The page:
CNBC/Adam Jeffery and Valerie Block
Washington prepares for Joe Biden’s Inauguration Day

The nation will mark the inauguration of the 46th president of the United States on Wednesday, two weeks after the deadly insurrection at the U.S. Capitol.

Some 25,000 armed National Guard members will be on high alert as Joe Biden takes the oath, becoming the oldest president in history at 78. Kamala Harris will make history as the first female, Black and South Asian vice president.

The National Mall, historically filled with onlookers, will be closed to the public and dotted with 200,000 flags to represent the crowd that might have assembled. A small area in front of the Capitol has been reserved for socially distanced guests in a nod to the coronavirus pandemic, which has taken more than 400,000 lives in the U.S.

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Kitco/Neils Christensen
Gold prices to push to $2,300, silver to hit $40 in 2021 – MKS

The gold market is starting 2021 on a weak note as it struggles to find consistent buying momentum; however, many analysts aren ’t giving up on the precious metal anytime soon.

In its 2021 outlook report, pushed earlier this week, analysts at MKS are remaining extremely bullish on both gold and silver. Despite the weak start to gold, the European precious metals firm said that it expects gold prices to push to $2,300 an ounce this year. The analysts said that they see prices averaging the year around $2,072 an ounce.

“While the global economic recovery shows some positive signs, we will continue to face uncertainties, especially in the first half of the year,” the analysts said. “In the context of low global real interest rates, a slow recovery in growth, higher market volatility and a weakening USD, gold shall remain an asset of choice in investors ’ portfolios as a safe haven and insurance against disruptions.”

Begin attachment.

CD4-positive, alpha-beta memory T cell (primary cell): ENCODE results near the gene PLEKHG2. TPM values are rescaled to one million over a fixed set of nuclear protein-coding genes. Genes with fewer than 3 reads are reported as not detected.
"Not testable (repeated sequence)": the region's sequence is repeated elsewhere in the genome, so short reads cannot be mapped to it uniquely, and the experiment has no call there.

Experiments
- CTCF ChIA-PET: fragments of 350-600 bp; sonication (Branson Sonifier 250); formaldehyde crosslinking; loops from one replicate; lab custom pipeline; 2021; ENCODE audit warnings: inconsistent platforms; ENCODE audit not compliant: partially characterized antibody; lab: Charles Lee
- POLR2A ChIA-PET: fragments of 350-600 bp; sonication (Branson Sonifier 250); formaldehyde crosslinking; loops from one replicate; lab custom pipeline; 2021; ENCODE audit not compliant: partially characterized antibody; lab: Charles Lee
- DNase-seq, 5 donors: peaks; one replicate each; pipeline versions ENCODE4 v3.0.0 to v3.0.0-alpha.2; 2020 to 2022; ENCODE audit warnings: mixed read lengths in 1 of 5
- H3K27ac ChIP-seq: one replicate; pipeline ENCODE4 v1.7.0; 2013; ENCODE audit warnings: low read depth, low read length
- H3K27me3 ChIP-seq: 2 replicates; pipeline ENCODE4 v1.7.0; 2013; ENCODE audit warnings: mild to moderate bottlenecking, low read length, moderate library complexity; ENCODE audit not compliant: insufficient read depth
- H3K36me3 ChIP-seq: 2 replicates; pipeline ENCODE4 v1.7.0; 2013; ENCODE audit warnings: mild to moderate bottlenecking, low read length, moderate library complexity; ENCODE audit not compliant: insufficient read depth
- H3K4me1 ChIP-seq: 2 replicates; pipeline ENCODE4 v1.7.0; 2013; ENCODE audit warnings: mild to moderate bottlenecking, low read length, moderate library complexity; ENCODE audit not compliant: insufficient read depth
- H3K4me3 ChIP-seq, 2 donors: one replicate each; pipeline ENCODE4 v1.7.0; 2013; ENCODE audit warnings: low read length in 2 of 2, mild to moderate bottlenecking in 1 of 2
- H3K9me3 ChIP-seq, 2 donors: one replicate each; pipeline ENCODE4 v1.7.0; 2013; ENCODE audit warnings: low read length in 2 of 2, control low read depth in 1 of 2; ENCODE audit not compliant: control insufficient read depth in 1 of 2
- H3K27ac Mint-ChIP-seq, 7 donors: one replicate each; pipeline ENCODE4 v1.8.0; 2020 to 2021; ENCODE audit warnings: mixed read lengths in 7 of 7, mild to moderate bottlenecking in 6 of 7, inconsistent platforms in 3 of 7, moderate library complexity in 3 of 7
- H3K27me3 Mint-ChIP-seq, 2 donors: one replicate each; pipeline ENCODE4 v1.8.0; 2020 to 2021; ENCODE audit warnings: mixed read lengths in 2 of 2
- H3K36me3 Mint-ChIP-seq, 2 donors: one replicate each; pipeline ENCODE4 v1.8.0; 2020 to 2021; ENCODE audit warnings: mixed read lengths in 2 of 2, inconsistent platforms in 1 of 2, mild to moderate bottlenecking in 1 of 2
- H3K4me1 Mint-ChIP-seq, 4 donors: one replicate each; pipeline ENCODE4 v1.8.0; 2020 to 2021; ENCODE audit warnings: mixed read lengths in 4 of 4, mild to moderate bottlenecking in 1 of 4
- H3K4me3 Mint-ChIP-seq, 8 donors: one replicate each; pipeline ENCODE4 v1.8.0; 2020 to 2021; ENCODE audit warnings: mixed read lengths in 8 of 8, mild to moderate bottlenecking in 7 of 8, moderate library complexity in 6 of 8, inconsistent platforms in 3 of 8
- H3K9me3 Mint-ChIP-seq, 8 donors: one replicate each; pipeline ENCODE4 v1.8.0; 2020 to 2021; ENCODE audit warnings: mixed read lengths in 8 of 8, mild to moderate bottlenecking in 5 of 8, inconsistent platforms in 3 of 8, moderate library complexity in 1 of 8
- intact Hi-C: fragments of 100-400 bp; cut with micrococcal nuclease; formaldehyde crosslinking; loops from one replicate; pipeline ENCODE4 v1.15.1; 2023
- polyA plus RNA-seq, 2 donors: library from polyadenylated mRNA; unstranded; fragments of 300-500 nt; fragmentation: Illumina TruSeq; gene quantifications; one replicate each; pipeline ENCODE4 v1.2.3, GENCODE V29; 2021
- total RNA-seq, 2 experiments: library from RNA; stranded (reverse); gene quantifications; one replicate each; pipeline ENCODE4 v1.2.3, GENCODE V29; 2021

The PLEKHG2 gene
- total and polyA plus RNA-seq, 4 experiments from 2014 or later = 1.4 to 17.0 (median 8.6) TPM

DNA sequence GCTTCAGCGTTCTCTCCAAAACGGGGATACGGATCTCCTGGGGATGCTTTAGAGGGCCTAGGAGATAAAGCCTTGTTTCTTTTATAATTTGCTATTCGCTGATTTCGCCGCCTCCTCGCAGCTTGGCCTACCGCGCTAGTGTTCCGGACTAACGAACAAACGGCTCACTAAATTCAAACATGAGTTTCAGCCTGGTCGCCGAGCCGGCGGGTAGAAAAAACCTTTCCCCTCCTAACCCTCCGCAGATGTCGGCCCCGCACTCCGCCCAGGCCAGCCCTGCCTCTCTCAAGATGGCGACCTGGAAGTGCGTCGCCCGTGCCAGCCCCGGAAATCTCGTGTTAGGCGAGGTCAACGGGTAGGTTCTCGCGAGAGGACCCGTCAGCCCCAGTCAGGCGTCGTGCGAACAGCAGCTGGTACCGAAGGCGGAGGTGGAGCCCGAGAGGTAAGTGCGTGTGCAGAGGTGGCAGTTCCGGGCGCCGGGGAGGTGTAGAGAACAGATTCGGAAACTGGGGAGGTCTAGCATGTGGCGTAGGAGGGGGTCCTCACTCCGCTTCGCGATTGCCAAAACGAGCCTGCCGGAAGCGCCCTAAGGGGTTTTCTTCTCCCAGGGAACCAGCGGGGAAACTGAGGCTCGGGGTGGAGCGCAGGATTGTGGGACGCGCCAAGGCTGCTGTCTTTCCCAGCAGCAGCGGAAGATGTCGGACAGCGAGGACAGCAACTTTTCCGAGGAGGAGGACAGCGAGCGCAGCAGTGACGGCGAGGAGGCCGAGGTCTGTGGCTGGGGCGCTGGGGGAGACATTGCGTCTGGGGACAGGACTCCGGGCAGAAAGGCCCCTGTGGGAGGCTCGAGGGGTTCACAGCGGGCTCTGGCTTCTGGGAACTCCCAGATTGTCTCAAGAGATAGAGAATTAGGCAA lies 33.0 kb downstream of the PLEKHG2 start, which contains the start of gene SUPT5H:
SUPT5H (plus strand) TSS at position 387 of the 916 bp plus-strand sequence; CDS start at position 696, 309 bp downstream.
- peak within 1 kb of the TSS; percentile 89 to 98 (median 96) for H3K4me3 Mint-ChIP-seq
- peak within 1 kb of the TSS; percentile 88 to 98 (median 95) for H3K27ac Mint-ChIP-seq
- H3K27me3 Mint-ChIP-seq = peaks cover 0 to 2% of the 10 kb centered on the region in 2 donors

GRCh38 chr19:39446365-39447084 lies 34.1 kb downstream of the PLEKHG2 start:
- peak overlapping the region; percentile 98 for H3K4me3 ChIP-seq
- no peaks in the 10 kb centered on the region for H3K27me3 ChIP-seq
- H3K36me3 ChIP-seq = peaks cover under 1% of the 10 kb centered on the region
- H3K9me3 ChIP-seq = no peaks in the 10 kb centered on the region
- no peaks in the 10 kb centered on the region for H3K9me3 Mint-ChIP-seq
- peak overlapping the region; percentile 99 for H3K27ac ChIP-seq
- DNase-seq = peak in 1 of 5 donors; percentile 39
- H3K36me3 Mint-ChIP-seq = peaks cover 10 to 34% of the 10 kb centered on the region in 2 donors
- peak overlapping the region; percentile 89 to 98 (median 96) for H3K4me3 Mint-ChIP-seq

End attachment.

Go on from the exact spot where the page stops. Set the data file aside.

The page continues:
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Bloomberg/Krystal Chia
Gold Rises With Dollar Outlook in Focus After Yellen Weighs In

Gold gained as the dollar eased following commentary on the U.S. currency, the merits of massive stimulus, and the outlook for trade from President-elect Joe Biden‘s cabinet nominees.

Biden’s pick for Treasury secretary, former Federal Reserve chair Janet Yellen, disavowed using exchange-rate policy to obtain a competitive advantage, a difference from Steven Mnuchin, who repeatedly expressed preference for a weaker dollar. At the same time, she did not say she backs a “strong” dollar.

Yellen also told the Senate Finance Committee that the slew of state spending was needed to fight the coronavirus pandemic, while playing down concerns about the rising debt it creates amid an era of enduring low interest rates. Yellen could be confirmed in her role as soon as Thursday.

Gold has declined in the opening weeks of 2021 as Treasury yields gained along with the U.S. currency, while stocks also advanced. Investors are seeking to determine the traditional haven’s outlook under the Biden administration, with the new president set to be inaugurated later Wednesday.